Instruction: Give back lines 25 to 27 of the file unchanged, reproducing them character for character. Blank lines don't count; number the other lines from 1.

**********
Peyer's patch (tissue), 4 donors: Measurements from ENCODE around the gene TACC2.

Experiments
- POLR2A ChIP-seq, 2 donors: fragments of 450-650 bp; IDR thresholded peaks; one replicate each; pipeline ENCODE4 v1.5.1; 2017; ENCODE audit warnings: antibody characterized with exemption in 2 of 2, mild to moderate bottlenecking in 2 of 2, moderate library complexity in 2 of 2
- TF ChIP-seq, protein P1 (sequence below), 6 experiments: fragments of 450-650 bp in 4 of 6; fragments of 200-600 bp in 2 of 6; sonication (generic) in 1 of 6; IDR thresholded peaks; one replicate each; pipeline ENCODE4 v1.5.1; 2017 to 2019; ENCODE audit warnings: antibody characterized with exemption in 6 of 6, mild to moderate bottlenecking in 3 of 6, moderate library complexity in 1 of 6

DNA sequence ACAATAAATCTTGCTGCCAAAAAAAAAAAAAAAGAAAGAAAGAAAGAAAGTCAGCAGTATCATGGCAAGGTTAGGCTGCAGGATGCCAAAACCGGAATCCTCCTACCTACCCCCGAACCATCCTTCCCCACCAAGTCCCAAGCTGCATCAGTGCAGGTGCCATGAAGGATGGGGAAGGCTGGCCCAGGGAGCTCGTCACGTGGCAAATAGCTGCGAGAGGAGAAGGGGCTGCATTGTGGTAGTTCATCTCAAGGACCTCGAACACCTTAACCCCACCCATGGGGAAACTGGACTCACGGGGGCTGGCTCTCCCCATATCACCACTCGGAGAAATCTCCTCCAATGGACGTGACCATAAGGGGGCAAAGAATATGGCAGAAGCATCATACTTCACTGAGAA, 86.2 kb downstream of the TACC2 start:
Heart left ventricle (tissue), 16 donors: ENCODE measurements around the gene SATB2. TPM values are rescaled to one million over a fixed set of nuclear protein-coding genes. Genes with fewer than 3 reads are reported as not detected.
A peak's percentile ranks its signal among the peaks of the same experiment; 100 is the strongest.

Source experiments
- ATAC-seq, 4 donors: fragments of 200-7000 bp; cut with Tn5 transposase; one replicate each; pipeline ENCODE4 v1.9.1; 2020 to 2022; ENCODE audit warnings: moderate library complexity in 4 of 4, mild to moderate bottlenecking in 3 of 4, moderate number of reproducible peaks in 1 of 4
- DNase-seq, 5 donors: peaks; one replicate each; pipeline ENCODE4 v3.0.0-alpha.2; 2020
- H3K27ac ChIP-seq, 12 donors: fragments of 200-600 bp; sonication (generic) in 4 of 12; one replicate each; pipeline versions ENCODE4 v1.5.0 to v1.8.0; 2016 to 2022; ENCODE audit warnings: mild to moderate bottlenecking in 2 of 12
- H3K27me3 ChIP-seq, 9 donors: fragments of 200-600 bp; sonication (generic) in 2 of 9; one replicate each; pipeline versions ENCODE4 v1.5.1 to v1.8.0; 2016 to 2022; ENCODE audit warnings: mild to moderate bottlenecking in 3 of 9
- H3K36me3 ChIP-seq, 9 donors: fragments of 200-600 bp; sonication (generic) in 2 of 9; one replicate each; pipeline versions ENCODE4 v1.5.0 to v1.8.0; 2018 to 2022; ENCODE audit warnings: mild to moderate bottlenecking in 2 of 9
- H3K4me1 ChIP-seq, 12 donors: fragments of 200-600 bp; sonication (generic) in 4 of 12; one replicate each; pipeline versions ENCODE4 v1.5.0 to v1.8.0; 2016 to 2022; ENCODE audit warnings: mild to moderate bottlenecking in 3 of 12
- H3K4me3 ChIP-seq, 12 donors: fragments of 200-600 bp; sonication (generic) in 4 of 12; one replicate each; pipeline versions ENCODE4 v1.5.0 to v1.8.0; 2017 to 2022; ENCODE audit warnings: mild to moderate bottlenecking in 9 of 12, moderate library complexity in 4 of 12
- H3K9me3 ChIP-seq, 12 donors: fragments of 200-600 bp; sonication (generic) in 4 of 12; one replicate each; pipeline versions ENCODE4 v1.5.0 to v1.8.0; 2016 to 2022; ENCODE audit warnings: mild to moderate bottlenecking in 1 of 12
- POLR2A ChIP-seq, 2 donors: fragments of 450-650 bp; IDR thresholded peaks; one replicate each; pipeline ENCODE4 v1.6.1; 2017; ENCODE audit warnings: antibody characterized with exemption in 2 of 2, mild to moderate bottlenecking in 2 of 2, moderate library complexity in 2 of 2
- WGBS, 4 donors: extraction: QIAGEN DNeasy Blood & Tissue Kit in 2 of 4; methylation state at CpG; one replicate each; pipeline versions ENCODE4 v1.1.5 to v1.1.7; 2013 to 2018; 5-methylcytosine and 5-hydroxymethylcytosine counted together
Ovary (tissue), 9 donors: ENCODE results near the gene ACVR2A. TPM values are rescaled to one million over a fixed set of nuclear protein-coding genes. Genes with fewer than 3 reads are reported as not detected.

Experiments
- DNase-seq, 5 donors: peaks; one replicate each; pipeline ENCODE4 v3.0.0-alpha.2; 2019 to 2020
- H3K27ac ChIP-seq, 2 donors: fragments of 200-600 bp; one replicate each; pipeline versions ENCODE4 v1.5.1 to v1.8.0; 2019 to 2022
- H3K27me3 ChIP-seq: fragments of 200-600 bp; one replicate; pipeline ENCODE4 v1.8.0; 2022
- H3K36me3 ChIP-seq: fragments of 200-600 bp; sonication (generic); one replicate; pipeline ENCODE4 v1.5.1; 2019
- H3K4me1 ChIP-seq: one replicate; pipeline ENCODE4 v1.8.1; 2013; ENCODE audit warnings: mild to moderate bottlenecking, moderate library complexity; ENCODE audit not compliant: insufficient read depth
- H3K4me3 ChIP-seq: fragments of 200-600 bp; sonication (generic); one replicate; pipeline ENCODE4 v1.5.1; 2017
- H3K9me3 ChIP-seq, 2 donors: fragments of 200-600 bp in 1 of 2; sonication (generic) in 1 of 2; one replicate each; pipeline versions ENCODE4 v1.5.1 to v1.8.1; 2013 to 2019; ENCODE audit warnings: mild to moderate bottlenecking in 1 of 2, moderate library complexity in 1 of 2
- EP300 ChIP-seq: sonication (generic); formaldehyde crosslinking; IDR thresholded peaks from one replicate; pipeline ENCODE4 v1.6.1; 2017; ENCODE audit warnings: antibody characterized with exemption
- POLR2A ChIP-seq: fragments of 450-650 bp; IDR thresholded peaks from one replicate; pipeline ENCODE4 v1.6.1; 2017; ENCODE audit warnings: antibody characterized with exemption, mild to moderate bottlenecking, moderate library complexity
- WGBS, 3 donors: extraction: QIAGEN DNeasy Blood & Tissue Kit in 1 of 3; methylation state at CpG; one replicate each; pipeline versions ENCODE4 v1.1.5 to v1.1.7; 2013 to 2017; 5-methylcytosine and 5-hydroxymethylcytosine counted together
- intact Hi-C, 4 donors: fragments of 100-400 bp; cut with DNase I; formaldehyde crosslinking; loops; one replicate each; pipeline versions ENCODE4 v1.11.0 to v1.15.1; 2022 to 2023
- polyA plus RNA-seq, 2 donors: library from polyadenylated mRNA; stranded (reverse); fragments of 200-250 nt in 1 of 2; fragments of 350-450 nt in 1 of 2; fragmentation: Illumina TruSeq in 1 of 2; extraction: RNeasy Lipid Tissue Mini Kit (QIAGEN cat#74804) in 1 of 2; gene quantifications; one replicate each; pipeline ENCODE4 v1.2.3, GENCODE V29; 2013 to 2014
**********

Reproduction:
- H3K4me1 ChIP-seq: one replicate; pipeline ENCODE4 v1.8.1; 2013; ENCODE audit warnings: mild to moderate bottlenecking, moderate library complexity; ENCODE audit not compliant: insufficient read depth
- H3K4me3 ChIP-seq: fragments of 200-600 bp; sonication (generic); one replicate; pipeline ENCODE4 v1.5.1; 2017
- H3K9me3 ChIP-seq, 2 donors: fragments of 200-600 bp in 1 of 2; sonication (generic) in 1 of 2; one replicate each; pipeline versions ENCODE4 v1.5.1 to v1.8.1; 2013 to 2019; ENCODE audit warnings: mild to moderate bottlenecking in 1 of 2, moderate library complexity in 1 of 2